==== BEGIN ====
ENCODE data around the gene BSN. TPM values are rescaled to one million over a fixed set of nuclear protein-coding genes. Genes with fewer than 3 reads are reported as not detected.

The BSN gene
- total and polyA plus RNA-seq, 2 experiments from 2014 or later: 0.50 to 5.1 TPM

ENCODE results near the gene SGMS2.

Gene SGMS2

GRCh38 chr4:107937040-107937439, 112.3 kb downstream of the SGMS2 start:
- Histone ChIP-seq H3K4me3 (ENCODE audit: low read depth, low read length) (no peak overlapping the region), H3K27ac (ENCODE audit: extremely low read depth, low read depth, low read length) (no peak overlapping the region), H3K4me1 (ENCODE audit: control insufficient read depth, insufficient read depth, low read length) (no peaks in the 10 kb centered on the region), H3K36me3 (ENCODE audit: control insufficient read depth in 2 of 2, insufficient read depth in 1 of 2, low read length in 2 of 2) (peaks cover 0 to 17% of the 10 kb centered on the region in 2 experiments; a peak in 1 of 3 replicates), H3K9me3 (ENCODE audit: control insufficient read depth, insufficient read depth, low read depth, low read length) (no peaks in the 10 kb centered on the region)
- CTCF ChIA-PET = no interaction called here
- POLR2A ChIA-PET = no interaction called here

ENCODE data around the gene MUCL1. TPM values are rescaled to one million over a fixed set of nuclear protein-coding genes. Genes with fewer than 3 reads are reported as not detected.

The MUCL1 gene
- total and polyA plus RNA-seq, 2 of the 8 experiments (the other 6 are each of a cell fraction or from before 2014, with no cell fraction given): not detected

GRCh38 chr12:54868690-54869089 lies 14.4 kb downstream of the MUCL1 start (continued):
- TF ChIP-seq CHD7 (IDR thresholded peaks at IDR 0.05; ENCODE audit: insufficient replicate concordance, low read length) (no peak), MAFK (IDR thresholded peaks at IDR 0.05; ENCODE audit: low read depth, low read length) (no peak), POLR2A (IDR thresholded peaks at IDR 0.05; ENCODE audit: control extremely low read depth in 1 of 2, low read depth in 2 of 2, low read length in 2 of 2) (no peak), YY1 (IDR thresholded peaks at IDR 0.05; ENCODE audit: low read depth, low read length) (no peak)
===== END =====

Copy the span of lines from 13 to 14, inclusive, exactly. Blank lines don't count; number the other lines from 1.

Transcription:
GRCh38 chr12:54868690-54869089 lies 14.4 kb downstream of the MUCL1 start (continued):
- TF ChIP-seq CHD7 (IDR thresholded peaks at IDR 0.05; ENCODE audit: insufficient replicate concordance, low read length) (no peak), MAFK (IDR thresholded peaks at IDR 0.05; ENCODE audit: low read depth, low read length) (no peak), POLR2A (IDR thresholded peaks at IDR 0.05; ENCODE audit: control extremely low read depth in 1 of 2, low read depth in 2 of 2, low read length in 2 of 2) (no peak), YY1 (IDR thresholded peaks at IDR 0.05; ENCODE audit: low read depth, low read length) (no peak)